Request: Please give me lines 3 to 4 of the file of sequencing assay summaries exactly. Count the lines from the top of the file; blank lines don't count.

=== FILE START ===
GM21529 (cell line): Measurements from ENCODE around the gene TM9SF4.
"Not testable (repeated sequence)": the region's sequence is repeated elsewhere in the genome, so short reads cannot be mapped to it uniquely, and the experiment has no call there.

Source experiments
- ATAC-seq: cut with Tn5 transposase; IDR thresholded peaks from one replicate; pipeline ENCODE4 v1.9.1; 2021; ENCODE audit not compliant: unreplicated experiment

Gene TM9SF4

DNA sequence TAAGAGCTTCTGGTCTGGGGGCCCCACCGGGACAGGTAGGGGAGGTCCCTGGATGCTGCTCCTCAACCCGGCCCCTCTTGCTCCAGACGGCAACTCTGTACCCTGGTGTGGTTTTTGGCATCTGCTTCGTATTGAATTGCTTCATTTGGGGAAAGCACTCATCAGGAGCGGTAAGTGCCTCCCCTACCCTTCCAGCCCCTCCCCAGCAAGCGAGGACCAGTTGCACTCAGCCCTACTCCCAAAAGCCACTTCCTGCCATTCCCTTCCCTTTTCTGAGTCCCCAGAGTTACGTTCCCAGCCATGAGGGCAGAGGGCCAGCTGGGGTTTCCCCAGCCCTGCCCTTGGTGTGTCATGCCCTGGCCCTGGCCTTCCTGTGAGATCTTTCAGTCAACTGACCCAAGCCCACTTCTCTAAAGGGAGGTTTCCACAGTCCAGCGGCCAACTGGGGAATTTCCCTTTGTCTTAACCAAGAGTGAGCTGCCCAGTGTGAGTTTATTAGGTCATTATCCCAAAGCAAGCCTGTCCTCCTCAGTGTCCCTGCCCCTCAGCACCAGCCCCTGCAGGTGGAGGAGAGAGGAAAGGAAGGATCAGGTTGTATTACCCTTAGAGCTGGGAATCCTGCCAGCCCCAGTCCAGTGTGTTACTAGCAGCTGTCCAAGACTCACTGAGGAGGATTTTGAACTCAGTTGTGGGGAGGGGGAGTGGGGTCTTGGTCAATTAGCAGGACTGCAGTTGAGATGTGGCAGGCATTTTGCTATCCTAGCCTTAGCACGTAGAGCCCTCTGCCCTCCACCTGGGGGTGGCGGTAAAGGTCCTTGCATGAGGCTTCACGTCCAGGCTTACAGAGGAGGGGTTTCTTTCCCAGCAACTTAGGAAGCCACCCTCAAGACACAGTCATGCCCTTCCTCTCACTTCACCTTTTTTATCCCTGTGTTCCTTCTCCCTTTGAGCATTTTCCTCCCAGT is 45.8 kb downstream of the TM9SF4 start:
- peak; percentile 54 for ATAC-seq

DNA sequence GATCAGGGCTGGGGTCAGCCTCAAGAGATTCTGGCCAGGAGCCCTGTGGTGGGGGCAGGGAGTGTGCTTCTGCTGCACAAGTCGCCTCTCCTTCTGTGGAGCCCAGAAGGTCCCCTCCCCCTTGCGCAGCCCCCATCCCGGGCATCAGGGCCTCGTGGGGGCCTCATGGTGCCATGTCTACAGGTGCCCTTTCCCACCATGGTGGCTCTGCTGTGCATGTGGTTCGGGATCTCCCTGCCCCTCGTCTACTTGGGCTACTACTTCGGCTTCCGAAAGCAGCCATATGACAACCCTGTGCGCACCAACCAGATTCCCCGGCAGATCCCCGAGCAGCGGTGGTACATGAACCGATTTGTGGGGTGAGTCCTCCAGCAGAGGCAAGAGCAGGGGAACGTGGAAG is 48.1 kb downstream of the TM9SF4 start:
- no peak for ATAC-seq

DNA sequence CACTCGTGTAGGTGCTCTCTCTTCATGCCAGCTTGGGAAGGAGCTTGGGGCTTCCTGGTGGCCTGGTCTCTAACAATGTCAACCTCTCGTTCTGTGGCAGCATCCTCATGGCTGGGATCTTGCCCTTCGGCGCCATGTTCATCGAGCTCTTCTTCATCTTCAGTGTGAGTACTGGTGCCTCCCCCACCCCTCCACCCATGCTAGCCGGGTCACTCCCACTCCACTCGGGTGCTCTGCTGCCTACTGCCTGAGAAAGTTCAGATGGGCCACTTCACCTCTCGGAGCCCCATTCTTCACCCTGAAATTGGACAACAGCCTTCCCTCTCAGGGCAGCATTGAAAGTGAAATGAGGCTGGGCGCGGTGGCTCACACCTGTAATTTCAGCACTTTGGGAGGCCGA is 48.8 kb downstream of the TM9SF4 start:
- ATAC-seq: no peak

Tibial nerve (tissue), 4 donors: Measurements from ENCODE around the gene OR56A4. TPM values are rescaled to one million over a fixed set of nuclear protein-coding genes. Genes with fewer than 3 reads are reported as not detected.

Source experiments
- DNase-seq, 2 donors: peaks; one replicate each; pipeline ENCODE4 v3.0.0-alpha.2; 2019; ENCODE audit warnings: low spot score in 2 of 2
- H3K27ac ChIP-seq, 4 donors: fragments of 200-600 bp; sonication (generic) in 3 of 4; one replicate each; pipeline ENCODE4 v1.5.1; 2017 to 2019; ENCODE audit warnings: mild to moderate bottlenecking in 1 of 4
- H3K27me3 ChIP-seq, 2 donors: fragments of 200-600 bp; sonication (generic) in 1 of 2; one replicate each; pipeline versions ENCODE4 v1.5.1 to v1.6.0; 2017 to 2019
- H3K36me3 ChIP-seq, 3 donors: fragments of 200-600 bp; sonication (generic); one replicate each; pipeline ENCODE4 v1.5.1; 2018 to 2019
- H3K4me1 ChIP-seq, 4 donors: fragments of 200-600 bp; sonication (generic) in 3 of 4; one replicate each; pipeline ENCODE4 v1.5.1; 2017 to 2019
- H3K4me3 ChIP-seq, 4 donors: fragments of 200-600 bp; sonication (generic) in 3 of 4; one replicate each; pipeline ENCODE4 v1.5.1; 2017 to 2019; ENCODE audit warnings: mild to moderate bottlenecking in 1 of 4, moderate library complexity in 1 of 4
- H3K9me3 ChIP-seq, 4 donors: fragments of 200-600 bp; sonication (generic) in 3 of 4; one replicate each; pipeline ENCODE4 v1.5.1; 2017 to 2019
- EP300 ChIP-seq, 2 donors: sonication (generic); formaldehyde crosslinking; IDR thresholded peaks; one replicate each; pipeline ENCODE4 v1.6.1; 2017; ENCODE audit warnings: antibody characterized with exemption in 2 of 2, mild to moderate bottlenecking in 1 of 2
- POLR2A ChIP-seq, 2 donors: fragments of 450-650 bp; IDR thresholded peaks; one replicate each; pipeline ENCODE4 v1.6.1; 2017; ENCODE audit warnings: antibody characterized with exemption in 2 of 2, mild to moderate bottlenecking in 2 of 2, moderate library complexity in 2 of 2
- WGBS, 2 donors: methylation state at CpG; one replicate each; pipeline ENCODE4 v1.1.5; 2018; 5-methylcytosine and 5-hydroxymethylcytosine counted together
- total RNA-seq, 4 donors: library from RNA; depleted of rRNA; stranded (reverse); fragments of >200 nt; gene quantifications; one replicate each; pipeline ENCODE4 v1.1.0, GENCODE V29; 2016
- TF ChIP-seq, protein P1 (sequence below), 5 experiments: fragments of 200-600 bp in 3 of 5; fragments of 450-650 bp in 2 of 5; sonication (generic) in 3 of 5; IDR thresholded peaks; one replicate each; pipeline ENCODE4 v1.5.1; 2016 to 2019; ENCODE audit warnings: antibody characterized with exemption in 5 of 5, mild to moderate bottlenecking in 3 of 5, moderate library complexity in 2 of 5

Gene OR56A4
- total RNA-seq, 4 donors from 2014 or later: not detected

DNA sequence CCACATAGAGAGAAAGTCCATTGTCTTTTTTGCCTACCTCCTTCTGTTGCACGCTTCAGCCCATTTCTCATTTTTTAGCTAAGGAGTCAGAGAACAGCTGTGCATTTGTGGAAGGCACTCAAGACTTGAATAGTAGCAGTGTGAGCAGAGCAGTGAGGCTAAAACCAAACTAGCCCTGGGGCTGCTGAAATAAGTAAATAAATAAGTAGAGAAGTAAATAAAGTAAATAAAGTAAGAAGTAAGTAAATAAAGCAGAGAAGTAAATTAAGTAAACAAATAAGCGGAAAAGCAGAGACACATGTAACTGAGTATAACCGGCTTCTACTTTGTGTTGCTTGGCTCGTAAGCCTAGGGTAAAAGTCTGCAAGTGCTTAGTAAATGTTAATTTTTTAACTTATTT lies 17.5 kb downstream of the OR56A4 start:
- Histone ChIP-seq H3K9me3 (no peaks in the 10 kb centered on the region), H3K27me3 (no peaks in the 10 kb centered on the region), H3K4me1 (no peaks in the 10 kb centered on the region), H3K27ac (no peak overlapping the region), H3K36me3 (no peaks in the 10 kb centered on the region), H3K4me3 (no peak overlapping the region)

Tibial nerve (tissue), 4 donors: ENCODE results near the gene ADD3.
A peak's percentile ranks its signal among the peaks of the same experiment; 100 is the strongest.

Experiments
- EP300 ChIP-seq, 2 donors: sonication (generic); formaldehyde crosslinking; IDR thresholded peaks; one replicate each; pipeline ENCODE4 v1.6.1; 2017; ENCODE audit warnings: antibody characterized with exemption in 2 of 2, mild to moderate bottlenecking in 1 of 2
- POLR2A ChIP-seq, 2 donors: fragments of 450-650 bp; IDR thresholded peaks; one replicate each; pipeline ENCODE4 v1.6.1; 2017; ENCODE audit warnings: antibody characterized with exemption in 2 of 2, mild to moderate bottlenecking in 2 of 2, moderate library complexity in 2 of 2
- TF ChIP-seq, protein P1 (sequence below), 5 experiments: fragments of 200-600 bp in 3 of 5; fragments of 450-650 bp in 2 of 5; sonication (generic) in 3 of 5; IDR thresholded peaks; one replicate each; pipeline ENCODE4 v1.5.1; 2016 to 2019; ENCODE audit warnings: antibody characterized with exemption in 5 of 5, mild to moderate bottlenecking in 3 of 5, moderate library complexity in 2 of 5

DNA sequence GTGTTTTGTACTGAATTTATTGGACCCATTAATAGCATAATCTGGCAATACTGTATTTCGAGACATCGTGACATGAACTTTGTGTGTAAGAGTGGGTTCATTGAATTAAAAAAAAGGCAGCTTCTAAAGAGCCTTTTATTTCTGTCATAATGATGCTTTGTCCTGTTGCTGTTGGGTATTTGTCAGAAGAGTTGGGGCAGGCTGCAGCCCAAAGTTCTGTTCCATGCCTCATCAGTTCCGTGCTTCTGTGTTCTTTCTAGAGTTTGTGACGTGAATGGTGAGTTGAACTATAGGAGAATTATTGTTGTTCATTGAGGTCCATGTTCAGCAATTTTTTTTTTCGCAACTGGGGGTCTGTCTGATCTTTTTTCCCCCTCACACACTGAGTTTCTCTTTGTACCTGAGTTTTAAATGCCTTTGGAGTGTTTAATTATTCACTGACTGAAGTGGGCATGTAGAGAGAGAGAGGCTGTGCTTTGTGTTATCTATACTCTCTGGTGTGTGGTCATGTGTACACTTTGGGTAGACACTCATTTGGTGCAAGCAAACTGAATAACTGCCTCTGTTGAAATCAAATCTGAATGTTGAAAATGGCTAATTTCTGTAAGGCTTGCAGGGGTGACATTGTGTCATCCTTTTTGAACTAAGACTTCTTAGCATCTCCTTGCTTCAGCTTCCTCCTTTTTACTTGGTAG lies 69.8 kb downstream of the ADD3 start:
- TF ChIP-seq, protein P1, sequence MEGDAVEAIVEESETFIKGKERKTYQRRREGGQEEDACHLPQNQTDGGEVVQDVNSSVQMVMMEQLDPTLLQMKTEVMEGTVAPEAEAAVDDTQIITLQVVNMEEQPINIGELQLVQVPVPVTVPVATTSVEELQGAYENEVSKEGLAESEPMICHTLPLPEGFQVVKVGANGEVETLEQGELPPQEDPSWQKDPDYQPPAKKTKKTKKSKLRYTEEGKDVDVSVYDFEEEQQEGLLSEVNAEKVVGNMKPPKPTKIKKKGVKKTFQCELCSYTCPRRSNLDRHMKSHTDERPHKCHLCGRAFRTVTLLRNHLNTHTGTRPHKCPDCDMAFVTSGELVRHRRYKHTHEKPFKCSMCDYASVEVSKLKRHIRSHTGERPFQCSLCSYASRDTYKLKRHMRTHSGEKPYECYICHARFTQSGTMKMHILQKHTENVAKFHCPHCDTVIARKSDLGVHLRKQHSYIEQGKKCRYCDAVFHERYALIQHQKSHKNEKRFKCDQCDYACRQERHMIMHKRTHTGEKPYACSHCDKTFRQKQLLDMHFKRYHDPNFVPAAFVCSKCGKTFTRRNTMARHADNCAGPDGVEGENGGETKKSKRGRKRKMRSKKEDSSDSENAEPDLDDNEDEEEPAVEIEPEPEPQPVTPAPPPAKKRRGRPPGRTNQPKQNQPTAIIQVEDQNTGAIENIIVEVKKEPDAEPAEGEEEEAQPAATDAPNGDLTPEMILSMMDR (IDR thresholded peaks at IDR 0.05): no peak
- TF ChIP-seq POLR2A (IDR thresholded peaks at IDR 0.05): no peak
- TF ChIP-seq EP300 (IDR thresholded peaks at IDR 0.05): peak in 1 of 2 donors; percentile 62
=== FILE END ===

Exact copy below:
Source experiments
- ATAC-seq: cut with Tn5 transposase; IDR thresholded peaks from one replicate; pipeline ENCODE4 v1.9.1; 2021; ENCODE audit not compliant: unreplicated experiment